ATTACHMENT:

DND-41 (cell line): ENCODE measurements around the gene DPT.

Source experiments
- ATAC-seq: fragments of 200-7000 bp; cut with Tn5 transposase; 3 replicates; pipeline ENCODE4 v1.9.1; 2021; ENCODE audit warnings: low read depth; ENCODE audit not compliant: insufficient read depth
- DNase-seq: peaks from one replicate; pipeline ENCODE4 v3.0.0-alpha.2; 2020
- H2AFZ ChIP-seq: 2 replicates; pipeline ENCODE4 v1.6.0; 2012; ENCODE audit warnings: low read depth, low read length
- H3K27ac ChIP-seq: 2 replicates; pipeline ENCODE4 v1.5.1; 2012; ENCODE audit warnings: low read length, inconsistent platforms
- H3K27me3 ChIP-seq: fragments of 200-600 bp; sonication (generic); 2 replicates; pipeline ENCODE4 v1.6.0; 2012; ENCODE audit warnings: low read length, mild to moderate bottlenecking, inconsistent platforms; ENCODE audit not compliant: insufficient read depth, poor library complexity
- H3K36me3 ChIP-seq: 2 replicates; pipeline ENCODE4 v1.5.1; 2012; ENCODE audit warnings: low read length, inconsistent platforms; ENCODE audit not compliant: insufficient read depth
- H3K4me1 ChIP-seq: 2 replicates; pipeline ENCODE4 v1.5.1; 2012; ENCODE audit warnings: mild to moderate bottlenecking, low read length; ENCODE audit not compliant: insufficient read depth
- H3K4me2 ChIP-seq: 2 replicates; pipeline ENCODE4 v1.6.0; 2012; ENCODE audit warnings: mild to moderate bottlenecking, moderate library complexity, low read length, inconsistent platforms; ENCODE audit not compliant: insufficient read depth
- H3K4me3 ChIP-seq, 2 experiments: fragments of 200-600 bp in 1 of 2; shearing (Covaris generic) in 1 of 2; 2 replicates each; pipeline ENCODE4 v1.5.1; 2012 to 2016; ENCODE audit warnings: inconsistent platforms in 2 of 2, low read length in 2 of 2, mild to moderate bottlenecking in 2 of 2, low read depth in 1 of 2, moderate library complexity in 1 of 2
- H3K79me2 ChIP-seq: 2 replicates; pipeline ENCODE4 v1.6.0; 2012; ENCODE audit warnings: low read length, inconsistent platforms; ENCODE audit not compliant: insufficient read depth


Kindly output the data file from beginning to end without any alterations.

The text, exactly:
DND-41 (cell line): ENCODE measurements around the gene DPT.

Source experiments
- ATAC-seq: fragments of 200-7000 bp; cut with Tn5 transposase; 3 replicates; pipeline ENCODE4 v1.9.1; 2021; ENCODE audit warnings: low read depth; ENCODE audit not compliant: insufficient read depth
- DNase-seq: peaks from one replicate; pipeline ENCODE4 v3.0.0-alpha.2; 2020
- H2AFZ ChIP-seq: 2 replicates; pipeline ENCODE4 v1.6.0; 2012; ENCODE audit warnings: low read depth, low read length
- H3K27ac ChIP-seq: 2 replicates; pipeline ENCODE4 v1.5.1; 2012; ENCODE audit warnings: low read length, inconsistent platforms
- H3K27me3 ChIP-seq: fragments of 200-600 bp; sonication (generic); 2 replicates; pipeline ENCODE4 v1.6.0; 2012; ENCODE audit warnings: low read length, mild to moderate bottlenecking, inconsistent platforms; ENCODE audit not compliant: insufficient read depth, poor library complexity
- H3K36me3 ChIP-seq: 2 replicates; pipeline ENCODE4 v1.5.1; 2012; ENCODE audit warnings: low read length, inconsistent platforms; ENCODE audit not compliant: insufficient read depth
- H3K4me1 ChIP-seq: 2 replicates; pipeline ENCODE4 v1.5.1; 2012; ENCODE audit warnings: mild to moderate bottlenecking, low read length; ENCODE audit not compliant: insufficient read depth
- H3K4me2 ChIP-seq: 2 replicates; pipeline ENCODE4 v1.6.0; 2012; ENCODE audit warnings: mild to moderate bottlenecking, moderate library complexity, low read length, inconsistent platforms; ENCODE audit not compliant: insufficient read depth
- H3K4me3 ChIP-seq, 2 experiments: fragments of 200-600 bp in 1 of 2; shearing (Covaris generic) in 1 of 2; 2 replicates each; pipeline ENCODE4 v1.5.1; 2012 to 2016; ENCODE audit warnings: inconsistent platforms in 2 of 2, low read length in 2 of 2, mild to moderate bottlenecking in 2 of 2, low read depth in 1 of 2, moderate library complexity in 1 of 2
- H3K79me2 ChIP-seq: 2 replicates; pipeline ENCODE4 v1.6.0; 2012; ENCODE audit warnings: low read length, inconsistent platforms; ENCODE audit not compliant: insufficient read depth